The Belle Game’s Solid, Traditional Debut

courtesy of Yours Truly

Like many of you (or at least those who don’t have their ear to the ground in the Vancouver indie scene), my first exposure to The Belle Game came from indie-rock kingmakers Pitchfork, who named their single “River” as a Best New Track earlier this summer. They were right, but to call this band “new” isn’t entirely correct. After amassing much acclaim in Vancouver with two EPs over the course of four years, debut album Ritual Tradition Habit is a chance to cement The Belle Game as a new player in indie-rock (and another chance to prove the good ol’ Pitchfork effect). While it doesn’t quite follow through on the promise of that aforementioned revelation of a track, The Belle Game’s familiar sound lends itself to a solid debut.

Before we get to the rest of the album, “River” deserves to be talked about. Mixing a Walkmen-esque guitar sound with a rhythmic feel and lyrics both inspired by gospel, the sweeping sound on this track is comforting to listeners like me: indie-rock fans who came of musical age near the end of last decade. But like Alabama Shakes, a band that boasts a similar (but much bluesier) combo, the true x-factor is the firebomb on vocals – in this case, Andrea Luo. Her voice absolutely soars, turning the familiar backing track into verses filled with desperation and a chorus that seems able to literally blow doors off their hinges (with the lyrics “Take a little more from me”). The wonderfully delicate piano triplet line that follows the chorus accents this yearning and cuts through the hazy production with its warmth. While, yes, you can trace just about every individual element of this song to other artists in the genre, the way these elements are put together is astounding. Quite simply, this song is a marvel.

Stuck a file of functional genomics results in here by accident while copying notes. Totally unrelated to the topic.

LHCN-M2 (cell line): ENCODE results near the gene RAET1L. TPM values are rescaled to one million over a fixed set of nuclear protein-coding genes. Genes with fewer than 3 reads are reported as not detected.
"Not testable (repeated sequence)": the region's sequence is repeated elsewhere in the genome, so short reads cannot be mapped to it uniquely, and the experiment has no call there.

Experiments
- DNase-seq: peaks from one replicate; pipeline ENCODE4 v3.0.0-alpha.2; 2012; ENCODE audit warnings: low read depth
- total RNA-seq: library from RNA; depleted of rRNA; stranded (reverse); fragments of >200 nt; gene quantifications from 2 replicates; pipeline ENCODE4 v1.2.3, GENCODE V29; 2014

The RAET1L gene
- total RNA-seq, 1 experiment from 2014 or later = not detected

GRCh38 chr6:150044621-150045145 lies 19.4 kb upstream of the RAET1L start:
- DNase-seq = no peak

The band continues to mix familiar elements of other bands throughout the album. Later in the album, Luo’s voice seems to echo Feist. “Bruises to Ash” feels like the band decided to try out making some Veckatimest/Yellow House era Grizzly Bear jamming. The outro sounds like the more abstract Walkmen tunes (like “What’s In It For Me?”). There are a few choral effects that echo Fleet Foxes. Any listener of 00’s indie-rock should recognize a lot of these sounds.

However unoriginal this may seem on paper, the familiar sounds don’t really hurt the record. In fact, they add to its charm as musical comfort food (provided you’re a fan of what it echoes). The main riff of “Wait Up For You” is instantly recognizable in a “where did I hear this before?” way, and the bouncy vocal melody and drum beat hide some rather dark lyrics (the speaker is constantly denying the abusive state of a relationship). Despite that subject matter, it’s easily the most fun song on the album, with a final chorus that’s bound to lead to spontaneous dancing (read: flailing around semi-rhythmically).

Besides a few other standouts (“Keeps Me Up At Night” and “Blame Fiction”), few songs on this album really stand out beyond simply being pleasant. But that’s really what this album is: a pleasant indie-rock debut from a band with some solid songwriting and two wonderful indie rock tunes. This doesn’t exactly establish them as an up-and-coming band that the cool kids should check out now, but these songs show promise. Ultimately, Ritual Tradition Habit has me watching out for their next album, and isn’t that what every debut album should do?


Ritual Tradition Habit is out right now on Boompa Records

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